Letters – John Erasmus Blackett to Thomas Richard Beaumont – 11 Dec 1799

Document Type: Letters
Date: 11 Dec 1799
Correspondent: John Erasmus Blackett
Recipient: Thomas Richard Beaumont
Archive Source: NRO 672/E/1E/5
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Colonel Beaumont                                                               Newcastle    11th Decr 1799

       Bretton Hall Barnsley   Yorkshire

Dear Sir	

      I wrote to you the 8th to which I refer you; I am by this Days Post favoured with your Letter of the 9th inst & observe what you say respecting the Mode of giving relief to the indigent Poor of Hexham & the Neighbourhood; that pointed out by Mr Clark which had been adopted on a similar Occasion will certainly be the most beneficial, & what I would recommend on the present Occasion; I shall write to Mr Bell & consult with him whether it would be advisable for you to purchase a Quantity of Rye for the supply of the Poor at a reduced Price, or to subscribe a certain Sum for the above Purpose & let it go into a general Stock, to be disposed of the Discretion of a Committee nominated for that Purpose;  The latter Mode I think will be the most eligible, as the one Charity would not interfere with the other & it will be the Means of saving your Agent a great deal of Trouble; as well as some Grumbling & Complaints;  I think that Mr Clark has behaved very handsomely on the Occasion & that he should have your Thanks by Mr Bell, who may consult with him as to the most advisable Measure to pursue.  The Rye that I purchased for your Miners is sent up Weekly, & as some more Ships are arrived with Dantzig Rye, I shall take the Opportunity of buying a further Quantity tho’ it will be some think higher.

	It is the general Opinion that the letter of the Bishop of Durham respecting the high Price of Corn, & the Apprehension of a Scarcity (which was publish’d in the Papers) had much better be let alone, it was certainly well intended but it was sounding the Alarm improperly & has done much harm;  Should you have any Applications made to you by the Weatrdale Miners about Corn, they really should not be listened to, for they are the most dissatisfied troublesome Workmen that you employ & have always been the foremost Promoters of any Mischief that is going forward, I send the Rye up to Weardale as fast as I can get the Carriers to take it, but not content with that, they are perpetually coming down, some for two Bushels others for four, which cannot be complied with.  I met your Lead Stewards at Hexham on Monday & returned Yesterday so much indisposed that I am confined to the House.  I am sorry that it is not in my Power at present to give you a better Account of the State of your Mines, they are in general Poor, we are using every Means for the getting your Lead down to Blaydon, but is attended with additional Expence & a part of it between that Place & Dukesfield cannot be got down till the Roads are better, I have directed Mr Emerson to give Notice that we are ready to receive a lease or Leases of Mines in the Parish of Wolsingham,  We shall see if Mr Wilsons Friends will come forward.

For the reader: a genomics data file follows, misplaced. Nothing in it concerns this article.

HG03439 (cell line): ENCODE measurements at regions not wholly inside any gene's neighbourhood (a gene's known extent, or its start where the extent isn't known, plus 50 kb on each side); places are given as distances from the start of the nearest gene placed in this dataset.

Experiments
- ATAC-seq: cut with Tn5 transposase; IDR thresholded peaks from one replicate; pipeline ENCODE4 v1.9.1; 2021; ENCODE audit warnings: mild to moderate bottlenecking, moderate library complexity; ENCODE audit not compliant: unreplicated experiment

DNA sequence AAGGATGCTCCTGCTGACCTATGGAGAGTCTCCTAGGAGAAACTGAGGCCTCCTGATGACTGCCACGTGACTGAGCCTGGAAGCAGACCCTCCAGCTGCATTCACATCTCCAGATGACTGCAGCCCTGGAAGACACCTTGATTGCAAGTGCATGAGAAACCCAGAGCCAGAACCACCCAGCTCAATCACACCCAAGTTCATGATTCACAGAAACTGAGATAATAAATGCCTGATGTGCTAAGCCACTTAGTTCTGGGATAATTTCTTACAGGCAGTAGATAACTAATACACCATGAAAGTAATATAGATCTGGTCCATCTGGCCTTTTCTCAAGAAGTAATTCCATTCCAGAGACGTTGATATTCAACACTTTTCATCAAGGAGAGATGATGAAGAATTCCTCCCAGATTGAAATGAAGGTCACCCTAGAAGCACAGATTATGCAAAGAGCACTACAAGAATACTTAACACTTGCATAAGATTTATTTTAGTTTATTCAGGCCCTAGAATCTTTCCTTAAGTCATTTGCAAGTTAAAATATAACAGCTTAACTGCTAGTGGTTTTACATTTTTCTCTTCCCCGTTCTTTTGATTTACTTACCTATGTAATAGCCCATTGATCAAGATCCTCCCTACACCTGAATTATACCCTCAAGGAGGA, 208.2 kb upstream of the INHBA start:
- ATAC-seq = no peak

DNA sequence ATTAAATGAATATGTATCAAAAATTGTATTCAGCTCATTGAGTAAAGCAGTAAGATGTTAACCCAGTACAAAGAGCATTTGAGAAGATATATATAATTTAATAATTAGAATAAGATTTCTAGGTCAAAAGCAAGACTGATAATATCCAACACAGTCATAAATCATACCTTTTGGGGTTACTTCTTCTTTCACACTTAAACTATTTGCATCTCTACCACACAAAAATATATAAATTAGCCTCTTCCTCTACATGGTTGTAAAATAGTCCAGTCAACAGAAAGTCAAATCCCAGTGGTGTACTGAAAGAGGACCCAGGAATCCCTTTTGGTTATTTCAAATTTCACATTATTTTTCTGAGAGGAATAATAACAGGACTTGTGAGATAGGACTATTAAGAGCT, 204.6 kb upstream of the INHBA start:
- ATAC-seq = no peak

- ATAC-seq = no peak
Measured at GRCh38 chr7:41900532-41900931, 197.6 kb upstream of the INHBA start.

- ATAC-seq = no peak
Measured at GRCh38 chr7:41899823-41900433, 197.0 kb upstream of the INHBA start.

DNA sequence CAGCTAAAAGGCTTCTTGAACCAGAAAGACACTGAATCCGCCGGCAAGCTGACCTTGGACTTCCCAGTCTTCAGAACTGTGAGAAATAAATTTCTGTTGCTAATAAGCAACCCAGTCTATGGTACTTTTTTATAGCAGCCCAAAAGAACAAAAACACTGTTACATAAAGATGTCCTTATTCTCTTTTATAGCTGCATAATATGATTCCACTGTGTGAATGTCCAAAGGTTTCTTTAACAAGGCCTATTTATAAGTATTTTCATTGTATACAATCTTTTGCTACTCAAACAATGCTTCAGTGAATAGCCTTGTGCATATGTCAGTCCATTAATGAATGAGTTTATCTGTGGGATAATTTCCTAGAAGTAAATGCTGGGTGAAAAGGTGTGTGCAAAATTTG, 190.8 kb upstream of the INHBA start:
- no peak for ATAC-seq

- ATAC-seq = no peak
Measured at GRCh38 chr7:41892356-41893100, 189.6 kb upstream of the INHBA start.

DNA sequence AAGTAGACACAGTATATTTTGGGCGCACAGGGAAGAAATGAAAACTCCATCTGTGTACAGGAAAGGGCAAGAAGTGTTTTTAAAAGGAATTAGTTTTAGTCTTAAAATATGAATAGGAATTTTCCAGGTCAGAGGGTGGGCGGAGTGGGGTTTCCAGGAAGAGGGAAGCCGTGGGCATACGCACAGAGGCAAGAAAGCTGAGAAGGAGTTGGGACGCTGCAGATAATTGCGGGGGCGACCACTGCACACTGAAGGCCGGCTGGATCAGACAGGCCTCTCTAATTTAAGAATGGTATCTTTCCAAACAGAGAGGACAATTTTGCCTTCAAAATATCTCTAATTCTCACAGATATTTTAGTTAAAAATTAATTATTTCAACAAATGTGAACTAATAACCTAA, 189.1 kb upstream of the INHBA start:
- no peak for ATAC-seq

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The Dukesfield Smelters and Carriers Project aimed to celebrate and discover the heritage of the Dukesfield Arches & lead carriers' routes between Blaydon and the lead mines of Allendale and Weardale. A two year community project, it was led by the Friends of the North Pennines in partnership with Hexhamshire and Slaley Parish Councils and the active support of Allendale Estates. It was funded by the Heritage Lottery Fund and the generous support of other sponsors. Friends of the North Pennines: Charity No:1137467